Her horror deepens when she’s accused of his murder. Met Police detective Jeff McCracken wants to pin Gérard’s death on her. Mel must track down the real killer, even if that means being forced to work with the obnoxious McCracken.
But as she unpicks her fiancé’s past, she discovers his shocking secret life. To get to the truth, she has to go undercover and finds almost everybody around her is hiding a second self. Mel can trust nobody. Can she uncover the real killer before they stop her?
Anna here: wow, that sounds pretty exciting, doesn’t it? And it gets better when you read the excerpt!
Half an hour later in an interview room, the cop from the hotel flicked the recording machine on. He intoned his name, date and fellow officer’s details. So he was a sergeant and his name was McCracken. The woman detective constable was called Evans, a name as ordinary as her face. The grey walls met a dirty white ceiling; in the far top corner the red LED of a camera blinked. In any other circumstances Mel would have laughed at how much it looked like interview rooms on cop dramas. Now, it was intimidating.
But she was damned if she was going to let them see her fazed, however shaky she felt inside. She’d done her resistance training. She pushed her shoulders back and drew herself up straight, ready for their offensive.
‘Interview started at 12.20, Friars Green Police Station.’ He looked up at Mélisende. ‘Please state your full name and age.’
‘Mélisende Marie Cathérine Elisabeth des Pittones, twenty-nine.’
The detectives looked at each other.
‘As I said before, it’s “Mél-i-send-uh”, but you may call me Mademoiselle des Pittones.’
Take that, you rude bastard.
‘So how long had you known the deceased?’
‘Just over four months, if you mean intimately. Socially, twenty-two years.’
The woman detective stared at her.
‘We became lovers on my last trip to England.’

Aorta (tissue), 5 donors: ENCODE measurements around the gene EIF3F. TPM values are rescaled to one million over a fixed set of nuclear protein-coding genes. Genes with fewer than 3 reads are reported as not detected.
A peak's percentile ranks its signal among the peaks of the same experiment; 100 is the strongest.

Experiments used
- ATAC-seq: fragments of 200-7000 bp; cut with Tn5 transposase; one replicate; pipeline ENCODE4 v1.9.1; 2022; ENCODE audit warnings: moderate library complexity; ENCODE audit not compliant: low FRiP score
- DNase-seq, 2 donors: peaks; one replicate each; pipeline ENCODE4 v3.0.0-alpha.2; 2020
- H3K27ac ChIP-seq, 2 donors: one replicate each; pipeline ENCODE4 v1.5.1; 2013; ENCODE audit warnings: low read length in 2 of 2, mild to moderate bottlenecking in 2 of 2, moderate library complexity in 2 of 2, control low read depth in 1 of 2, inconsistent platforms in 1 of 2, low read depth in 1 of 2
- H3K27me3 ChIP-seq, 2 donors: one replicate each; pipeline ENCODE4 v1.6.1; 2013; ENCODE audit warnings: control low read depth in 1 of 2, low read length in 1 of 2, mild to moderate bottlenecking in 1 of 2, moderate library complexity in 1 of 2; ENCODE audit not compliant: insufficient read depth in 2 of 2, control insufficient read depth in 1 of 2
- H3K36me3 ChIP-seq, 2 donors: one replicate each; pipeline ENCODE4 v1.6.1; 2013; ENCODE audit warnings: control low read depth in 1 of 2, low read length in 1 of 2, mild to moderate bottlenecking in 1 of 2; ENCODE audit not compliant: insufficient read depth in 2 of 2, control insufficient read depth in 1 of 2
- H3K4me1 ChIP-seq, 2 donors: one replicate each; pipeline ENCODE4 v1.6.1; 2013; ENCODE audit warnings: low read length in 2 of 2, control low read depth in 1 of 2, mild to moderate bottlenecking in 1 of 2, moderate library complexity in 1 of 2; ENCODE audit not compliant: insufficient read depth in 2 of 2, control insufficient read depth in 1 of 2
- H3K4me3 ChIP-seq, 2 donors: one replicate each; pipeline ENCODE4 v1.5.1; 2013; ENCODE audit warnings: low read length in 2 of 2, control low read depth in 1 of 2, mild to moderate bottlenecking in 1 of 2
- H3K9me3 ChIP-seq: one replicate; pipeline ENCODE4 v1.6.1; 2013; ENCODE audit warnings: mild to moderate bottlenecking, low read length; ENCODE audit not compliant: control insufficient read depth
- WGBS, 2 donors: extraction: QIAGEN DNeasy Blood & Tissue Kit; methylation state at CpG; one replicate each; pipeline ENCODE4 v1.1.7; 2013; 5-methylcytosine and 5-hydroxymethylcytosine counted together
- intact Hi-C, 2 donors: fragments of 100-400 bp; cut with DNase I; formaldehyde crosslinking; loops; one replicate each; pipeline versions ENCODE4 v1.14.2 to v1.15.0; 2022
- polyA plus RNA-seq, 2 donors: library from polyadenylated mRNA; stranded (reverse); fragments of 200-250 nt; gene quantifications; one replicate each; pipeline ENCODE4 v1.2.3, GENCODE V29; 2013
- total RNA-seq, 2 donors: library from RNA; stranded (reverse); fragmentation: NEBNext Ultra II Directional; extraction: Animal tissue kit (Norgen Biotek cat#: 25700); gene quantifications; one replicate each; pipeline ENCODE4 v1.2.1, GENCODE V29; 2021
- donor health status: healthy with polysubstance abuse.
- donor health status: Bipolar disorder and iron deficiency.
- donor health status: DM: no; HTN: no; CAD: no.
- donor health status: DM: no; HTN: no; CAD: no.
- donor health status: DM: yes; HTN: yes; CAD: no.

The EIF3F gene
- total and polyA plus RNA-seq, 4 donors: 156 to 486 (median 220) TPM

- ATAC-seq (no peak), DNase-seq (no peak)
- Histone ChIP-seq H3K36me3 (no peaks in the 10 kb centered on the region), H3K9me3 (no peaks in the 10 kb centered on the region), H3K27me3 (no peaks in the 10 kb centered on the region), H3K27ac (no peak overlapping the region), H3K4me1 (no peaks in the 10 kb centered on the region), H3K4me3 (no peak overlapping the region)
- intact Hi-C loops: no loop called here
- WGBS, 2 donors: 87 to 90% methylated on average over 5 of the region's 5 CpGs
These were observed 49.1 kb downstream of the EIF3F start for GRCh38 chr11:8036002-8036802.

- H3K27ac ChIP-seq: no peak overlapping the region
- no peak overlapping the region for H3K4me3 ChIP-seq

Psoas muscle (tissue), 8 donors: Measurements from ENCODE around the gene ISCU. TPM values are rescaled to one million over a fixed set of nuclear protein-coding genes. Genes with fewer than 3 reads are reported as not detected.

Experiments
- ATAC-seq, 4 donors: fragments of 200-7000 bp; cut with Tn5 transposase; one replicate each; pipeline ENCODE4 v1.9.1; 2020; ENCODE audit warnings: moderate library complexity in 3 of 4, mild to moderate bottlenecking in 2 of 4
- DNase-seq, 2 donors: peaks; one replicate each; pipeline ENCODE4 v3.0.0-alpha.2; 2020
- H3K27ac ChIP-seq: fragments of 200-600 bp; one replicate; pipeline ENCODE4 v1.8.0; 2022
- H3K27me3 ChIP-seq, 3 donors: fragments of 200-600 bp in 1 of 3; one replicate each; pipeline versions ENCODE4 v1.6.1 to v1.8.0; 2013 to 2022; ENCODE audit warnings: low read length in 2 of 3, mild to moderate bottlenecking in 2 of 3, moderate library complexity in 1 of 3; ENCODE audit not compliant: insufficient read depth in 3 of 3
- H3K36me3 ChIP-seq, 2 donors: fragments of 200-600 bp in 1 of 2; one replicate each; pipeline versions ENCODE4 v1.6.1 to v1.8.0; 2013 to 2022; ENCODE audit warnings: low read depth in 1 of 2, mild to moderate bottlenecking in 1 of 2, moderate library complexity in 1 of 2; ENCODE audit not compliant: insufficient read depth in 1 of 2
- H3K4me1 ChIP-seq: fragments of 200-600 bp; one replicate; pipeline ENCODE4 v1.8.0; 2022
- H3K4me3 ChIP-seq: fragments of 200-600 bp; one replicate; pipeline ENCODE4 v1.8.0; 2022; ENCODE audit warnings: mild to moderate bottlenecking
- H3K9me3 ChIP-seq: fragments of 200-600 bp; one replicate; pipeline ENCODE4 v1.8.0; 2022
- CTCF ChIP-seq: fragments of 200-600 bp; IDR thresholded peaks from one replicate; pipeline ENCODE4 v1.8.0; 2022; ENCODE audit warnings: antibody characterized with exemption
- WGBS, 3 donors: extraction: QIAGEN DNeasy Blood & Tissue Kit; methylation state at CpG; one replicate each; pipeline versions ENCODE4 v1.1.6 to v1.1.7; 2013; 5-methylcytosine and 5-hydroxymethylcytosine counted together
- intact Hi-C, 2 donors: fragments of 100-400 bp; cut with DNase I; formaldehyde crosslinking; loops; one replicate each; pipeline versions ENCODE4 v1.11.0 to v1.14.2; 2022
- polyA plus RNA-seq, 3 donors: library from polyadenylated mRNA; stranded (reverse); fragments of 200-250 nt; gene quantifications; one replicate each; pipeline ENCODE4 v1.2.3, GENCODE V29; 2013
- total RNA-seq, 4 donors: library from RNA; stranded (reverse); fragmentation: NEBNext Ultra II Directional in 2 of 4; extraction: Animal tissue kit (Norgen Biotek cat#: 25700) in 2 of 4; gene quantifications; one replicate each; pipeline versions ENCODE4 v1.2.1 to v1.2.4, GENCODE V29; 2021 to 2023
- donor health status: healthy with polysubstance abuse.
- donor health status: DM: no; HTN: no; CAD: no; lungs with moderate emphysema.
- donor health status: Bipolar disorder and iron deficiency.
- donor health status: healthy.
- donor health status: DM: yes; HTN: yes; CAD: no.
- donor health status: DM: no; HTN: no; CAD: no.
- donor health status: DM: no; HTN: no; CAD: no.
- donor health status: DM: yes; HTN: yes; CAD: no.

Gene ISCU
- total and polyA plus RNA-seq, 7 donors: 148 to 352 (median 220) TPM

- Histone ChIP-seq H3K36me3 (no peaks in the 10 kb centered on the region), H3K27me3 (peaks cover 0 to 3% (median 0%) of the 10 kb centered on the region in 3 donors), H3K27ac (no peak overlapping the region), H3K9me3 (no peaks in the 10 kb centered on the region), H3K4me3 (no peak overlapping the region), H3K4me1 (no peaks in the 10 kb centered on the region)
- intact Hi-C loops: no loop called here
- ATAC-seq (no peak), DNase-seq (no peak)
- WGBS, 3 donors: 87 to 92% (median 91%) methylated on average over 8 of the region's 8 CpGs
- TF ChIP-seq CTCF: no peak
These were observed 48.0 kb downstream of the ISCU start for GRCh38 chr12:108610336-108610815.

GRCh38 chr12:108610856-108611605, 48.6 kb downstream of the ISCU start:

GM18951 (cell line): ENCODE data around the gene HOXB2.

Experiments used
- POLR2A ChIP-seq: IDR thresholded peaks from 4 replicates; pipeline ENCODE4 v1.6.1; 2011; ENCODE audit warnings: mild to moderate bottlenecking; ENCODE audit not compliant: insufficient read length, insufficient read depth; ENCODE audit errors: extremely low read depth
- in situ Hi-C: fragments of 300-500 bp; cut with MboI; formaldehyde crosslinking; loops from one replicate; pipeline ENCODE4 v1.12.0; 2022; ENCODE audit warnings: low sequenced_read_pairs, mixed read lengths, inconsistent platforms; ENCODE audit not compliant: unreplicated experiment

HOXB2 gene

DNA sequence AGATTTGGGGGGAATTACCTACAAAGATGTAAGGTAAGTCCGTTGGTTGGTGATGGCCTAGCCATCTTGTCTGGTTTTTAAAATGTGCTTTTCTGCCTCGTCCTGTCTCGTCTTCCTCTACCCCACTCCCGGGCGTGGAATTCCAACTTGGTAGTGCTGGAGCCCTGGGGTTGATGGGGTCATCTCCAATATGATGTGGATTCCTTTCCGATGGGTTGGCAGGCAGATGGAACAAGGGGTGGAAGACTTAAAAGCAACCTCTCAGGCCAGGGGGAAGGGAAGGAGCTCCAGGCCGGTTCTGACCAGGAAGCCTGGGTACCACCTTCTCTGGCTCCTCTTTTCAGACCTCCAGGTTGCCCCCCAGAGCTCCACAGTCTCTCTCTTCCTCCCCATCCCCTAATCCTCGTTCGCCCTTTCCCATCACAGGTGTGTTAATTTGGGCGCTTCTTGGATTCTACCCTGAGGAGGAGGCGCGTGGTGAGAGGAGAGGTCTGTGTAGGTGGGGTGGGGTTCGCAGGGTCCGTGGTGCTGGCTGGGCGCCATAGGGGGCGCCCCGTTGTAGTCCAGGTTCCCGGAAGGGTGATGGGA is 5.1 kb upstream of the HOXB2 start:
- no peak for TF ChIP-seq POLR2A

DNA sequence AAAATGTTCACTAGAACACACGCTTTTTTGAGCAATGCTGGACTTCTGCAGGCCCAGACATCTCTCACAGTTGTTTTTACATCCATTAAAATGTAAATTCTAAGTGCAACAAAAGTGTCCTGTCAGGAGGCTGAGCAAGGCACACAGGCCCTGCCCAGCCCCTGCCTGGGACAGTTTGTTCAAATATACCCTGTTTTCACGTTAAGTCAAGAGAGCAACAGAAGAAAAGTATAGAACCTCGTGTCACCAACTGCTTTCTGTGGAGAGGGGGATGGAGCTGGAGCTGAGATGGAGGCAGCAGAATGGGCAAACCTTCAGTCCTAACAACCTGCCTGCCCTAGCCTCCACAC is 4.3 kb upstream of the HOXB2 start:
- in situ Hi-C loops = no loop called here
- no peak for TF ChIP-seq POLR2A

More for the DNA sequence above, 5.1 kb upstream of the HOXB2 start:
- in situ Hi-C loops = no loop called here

A sour taste rose in Mel’s throat and she coughed hard. But she swallowed it down. She was not going to be sick in front of these two. The woman, Evans, gave her a plastic cup of water.
‘What’s your current occupation?’ McCracken continued.
‘Unemployed, as of three days ago.’
‘Okay, what was your occupation up to three days ago?’ McCracken growled at her.
‘French Armed Forces.’
‘Yes, really.’ She flicked out her hand, grabbed his notepad and scribbled a number on it. ‘That’s the number for the Dir-rat, sorry D-R-H-A-T, where you can check.’
‘Who’s that, then?’
‘Human resources, Direction des ressources humaines de l’armée de terre.’ Mel looked at him, eyebrow raised. ‘You speak French, I presume?’
McCracken whispered something to his colleague who took the note and left.
‘Detective Constable Evans has left the room. Interview paused at 12.30 p.m.,’ he intoned and tapped the LCD screen of the recording machine to ‘off’.
‘You think you’re bloody clever, don’t you?’
Mel countered his glare with one of her own.
‘No. I’m just answering your questions. I can’t help it if you can’t deal with it. And for what it’s worth, you’re being bloody rude.’
Anna again: Nice and cosy, isn’t it? And that, dear peeps, is how things kick off between Mel and McCracken – they’re like two angry dogs growling at each other. Actually, they tend to butt heads quite often those two, which sort of segues rather seamlessly (err…) into my review: